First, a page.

Second, is that, no, ideas like that aren't going to go over well if you're trying to use them to refute either that particular scientist's work, or a widely accepted scientific principle such as evolution. I'm going to go into rant mode a little bit here, I'm sorry, but it's kind of unavoidable because evolution is really central to scientific understanding. Virtually nothing in the biological field makes sense without it. However, when you're living and working with that in a world where, according to some polls, nearly half of Americans don't believe evolution is even real, and there are childrens books talking about how man lived alongside dinosaurs...well, it's impossible not to get frustrated and just give up on debating with people who insist on talking about immesurable concepts in a discussion about scientific findings because it's like beating your head against a brick wall. You don't accomplish anything and it just stresses you out.
              BTW: I'm not exaggerating either of the things I mentioned.
              Nearly Half of Americans Believe in Creationism Over Evolution — Do You? (Poll) | TheBlaze.com
              Dinosaurs of Eden: Tracing the Mystery Through History: Ken Ham, Earl Snellenberger, Bonnie Snellenberger: 9780890513408: Amazon.com: Books
              Primal people should particularly love the book because, according to the author, not only were humans originally vegan but so were velociraptors! I truly wish I was kidding.

              Also a very unromantic reason is that, when it comes to people who are scientists professionally, you have to keep the professional part in mind. Most of us go into science for the love of it, but it's still a job. If you started debating capitalism in spiritual terms with a banker, or a business owner, or even a cashier you'd probably get eye rolls then too.

              However, one thing that I guess I wonder a little is why is it a problem that Primal finds it's roots in evolution and scientific fact? Why is that necessarily anti-, or at least outside, the relm of spirituality?
              Living more like your ancient ancestors seems very spiritual to me.
              Last edited by s-piper; 03-15-2013, 11:30 PM.

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              • #8
                Originally posted by s-piper View Post
                However, one thing that I guess I wonder a little is why is it a problem that Primal finds it's roots in evolution and scientific fact? Why is that necessarily anti-, or at least outside, the relm of spirituality?
                Living more like your ancient ancestors seems very spiritual to me.
                I agree totally. There doesn't have to be a problem that Primal finds it's roots in evolution and scientific fact.

                I'm really curious about how many people find it difficult to attribute a spiritual perspective to Primal eating/lifestyle philisophy that is largely rooted in science/evolution, and how do they go about it?

                I guess 'spiritual' means something unique to each person, so it might even be a good idea for people to start their idea/experience of what 'spiritual' means to them.


                Just on a side note, I remember reading about a couple of hunter-gatherer groups (there was probably many more) that gave thanks/blessed the animal they had just killed - often calling it their 'brothren' for example. I guess the whole ceremonial style that marked the cooking and eating of an animal shows the level of respect, gratitude, and inter-connectedness they viewed the world with.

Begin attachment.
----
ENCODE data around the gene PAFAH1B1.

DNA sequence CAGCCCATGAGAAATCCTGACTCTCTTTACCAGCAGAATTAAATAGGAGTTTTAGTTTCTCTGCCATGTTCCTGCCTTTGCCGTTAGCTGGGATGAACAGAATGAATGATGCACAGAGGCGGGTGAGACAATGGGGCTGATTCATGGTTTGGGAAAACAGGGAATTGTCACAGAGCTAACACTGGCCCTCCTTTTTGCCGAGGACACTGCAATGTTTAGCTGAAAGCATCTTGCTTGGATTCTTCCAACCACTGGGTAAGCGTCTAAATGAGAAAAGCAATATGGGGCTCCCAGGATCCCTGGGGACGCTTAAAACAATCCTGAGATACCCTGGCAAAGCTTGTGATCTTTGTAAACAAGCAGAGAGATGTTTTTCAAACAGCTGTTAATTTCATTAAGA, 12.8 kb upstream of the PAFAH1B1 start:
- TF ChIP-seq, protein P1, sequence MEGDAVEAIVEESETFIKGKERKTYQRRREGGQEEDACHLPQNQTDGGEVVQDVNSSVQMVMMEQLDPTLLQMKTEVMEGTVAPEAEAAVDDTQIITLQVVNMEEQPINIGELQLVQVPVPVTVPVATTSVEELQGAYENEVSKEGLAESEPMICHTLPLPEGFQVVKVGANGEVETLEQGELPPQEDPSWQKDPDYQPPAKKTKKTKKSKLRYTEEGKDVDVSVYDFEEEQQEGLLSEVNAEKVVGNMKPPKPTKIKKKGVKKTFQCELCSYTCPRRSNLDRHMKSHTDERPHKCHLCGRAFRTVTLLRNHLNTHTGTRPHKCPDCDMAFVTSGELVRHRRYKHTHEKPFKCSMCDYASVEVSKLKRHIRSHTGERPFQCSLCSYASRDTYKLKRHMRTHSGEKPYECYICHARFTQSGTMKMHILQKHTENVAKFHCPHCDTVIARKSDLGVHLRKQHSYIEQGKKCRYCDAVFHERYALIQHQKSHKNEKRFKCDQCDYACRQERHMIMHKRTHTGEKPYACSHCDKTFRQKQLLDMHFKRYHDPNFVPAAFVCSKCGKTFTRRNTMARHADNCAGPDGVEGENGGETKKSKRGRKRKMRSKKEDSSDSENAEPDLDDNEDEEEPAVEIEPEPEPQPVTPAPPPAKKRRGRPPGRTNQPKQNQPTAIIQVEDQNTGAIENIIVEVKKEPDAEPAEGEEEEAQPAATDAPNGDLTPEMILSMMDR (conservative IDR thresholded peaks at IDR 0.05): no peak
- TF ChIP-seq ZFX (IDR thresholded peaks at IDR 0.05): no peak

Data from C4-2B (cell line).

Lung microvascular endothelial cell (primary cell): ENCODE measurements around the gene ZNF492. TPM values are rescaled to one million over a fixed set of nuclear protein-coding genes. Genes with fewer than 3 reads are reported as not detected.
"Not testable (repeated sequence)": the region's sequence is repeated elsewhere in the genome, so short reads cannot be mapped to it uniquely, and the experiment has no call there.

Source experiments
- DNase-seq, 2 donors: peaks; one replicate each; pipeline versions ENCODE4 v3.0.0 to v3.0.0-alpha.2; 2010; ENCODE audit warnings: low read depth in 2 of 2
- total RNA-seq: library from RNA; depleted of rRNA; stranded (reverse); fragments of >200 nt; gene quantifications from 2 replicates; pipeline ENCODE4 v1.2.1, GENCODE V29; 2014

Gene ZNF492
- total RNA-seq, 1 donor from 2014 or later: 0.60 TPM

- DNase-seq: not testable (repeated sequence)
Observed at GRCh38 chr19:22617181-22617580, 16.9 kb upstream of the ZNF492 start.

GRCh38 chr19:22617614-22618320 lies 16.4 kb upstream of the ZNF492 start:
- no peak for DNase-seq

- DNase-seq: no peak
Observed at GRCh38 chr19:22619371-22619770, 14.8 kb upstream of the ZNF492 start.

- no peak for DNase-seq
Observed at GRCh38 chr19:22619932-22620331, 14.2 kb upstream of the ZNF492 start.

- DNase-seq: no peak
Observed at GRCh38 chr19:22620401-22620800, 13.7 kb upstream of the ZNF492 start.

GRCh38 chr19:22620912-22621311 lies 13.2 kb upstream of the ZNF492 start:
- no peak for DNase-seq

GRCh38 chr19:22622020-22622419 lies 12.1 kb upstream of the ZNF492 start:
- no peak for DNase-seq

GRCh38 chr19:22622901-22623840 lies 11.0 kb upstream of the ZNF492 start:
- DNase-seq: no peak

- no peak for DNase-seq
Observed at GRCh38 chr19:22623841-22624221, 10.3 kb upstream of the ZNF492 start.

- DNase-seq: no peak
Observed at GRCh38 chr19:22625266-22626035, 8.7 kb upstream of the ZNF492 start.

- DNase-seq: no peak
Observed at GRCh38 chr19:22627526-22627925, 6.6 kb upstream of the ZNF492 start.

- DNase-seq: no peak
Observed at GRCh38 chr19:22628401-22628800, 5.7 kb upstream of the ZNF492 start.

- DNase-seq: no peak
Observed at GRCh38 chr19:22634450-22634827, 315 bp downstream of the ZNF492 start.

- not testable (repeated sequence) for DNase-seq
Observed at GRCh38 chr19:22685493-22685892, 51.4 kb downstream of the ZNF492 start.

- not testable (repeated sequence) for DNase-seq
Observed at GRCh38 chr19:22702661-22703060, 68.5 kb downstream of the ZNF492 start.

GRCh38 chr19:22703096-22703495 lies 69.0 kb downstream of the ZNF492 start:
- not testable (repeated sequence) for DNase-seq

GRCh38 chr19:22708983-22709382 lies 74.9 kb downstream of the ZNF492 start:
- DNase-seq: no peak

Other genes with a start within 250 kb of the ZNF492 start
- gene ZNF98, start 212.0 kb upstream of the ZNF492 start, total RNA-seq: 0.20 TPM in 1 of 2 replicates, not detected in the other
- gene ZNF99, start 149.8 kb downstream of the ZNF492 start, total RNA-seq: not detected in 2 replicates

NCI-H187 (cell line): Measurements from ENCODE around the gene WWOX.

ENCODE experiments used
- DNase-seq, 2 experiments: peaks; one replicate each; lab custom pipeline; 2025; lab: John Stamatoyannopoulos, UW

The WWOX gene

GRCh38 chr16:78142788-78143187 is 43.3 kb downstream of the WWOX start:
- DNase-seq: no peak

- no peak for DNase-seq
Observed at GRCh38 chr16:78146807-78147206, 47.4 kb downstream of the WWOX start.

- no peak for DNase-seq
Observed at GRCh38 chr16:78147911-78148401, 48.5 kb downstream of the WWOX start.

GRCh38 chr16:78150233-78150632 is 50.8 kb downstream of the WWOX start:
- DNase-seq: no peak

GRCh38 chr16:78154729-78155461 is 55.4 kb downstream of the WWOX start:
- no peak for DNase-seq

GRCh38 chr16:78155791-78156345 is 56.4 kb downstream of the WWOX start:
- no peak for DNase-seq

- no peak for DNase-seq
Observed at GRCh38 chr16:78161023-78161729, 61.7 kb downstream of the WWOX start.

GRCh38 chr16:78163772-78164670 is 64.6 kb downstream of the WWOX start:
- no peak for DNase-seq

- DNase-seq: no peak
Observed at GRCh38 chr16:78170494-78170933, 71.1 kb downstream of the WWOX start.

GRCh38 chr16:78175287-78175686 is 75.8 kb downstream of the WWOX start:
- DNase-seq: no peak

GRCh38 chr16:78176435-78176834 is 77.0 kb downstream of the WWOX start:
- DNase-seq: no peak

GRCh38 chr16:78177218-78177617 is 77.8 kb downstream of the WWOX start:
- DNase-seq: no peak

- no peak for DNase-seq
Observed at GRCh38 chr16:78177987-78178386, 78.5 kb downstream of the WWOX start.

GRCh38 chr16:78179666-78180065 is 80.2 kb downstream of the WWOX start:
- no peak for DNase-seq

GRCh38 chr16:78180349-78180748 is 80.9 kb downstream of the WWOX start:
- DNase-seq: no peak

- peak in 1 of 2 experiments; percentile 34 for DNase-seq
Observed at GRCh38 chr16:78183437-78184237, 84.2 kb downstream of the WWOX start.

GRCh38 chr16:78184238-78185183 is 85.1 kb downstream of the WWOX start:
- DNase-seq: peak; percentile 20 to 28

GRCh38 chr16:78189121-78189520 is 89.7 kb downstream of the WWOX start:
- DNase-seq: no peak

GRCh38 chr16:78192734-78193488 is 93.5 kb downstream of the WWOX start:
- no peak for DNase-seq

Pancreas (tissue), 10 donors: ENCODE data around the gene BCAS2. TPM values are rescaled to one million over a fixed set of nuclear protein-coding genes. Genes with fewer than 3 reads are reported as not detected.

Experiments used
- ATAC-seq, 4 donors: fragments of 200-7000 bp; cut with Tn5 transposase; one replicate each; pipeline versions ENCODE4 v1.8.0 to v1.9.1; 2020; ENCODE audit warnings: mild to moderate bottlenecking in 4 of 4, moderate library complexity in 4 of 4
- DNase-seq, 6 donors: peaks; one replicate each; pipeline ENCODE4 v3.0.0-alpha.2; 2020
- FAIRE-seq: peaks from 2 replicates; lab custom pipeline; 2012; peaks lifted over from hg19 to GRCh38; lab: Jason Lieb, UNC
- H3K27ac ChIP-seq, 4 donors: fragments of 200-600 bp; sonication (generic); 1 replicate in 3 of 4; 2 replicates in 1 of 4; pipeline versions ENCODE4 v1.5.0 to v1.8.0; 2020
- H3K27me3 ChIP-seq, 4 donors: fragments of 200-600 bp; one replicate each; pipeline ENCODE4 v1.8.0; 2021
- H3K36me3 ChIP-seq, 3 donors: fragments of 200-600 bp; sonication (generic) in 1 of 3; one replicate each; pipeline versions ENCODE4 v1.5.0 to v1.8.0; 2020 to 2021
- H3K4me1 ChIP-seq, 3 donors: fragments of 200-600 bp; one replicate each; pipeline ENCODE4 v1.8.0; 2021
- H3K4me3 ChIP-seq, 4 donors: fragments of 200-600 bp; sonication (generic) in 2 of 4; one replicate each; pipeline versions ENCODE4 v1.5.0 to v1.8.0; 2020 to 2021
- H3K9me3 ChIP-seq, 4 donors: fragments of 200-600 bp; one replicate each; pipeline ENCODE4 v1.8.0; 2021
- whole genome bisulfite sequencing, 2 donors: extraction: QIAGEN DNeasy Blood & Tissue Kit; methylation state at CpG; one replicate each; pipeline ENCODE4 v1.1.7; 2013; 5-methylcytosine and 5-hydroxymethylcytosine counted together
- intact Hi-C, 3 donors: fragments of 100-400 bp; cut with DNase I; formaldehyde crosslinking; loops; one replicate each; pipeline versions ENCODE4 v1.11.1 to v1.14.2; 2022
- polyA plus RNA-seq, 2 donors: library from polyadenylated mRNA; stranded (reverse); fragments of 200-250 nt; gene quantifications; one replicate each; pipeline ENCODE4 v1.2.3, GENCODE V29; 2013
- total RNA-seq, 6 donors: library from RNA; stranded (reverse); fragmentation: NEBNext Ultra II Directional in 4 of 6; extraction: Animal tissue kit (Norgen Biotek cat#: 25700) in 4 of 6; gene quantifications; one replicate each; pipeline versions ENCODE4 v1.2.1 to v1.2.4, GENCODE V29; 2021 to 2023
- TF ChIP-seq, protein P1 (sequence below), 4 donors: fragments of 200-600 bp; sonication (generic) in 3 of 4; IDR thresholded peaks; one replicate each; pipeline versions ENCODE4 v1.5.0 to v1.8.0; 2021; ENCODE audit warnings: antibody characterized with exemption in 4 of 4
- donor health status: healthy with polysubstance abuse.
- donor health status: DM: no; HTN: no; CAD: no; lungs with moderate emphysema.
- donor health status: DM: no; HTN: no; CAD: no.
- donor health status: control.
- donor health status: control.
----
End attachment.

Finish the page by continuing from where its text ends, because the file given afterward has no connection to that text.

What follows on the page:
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                • #9
                  Originally posted by ozbuckley View Post
                  I agree totally. There doesn't have to be a problem that Primal finds it's roots in evolution and scientific fact.

                  I'm really curious about how many people find it difficult to attribute a spiritual perspective to Primal eating/lifestyle philisophy that is largely rooted in science/evolution, and how do they go about it?

                  I guess 'spiritual' means something unique to each person, so it might even be a good idea for people to start their idea/experience of what 'spiritual' means to them.
                  I think that's a great idea. Good thread!

                  Just on a side note, I remember reading about a couple of hunter-gatherer groups (there was probably many more) that gave thanks/blessed the animal they had just killed - often calling it their 'brothren' for example. I guess the whole ceremonial style that marked the cooking and eating of an animal shows the level of respect, gratitude, and inter-connectedness they viewed the world with.
                  I think that is so cool!
                  Also, it kind of made me realize something I've observed...this may freak some people out, but I work with rodents and a lot of researchers will at times talk to the animals. I remember one senior student I was working with was euthanizing her animals and she said "bye guys! I've been watching you for weeks" as she got them out.
                  I've since done that too. I wasn't intentionally copying her, I didn't even realize it was something I did until I thought about it.

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                  • #10
                    I think that since Godel, many scientists are resigned to never having a fully functioning model of the natural world. The natural sciences are and always will be unfinished business. That certainly leaves room for other ways of viewing the world. Of course, by its insistence on falsifiability, science can't give credit to those alternatives but there is scope for individuals to maintain several ways of looking at the world.

                    For me, it is enough to be marvelled by nature and to be calmed by spending time in it. I don't seek to explain that. Frankly I can't see what criteria I could use to accept any explanation of phenomena beyond science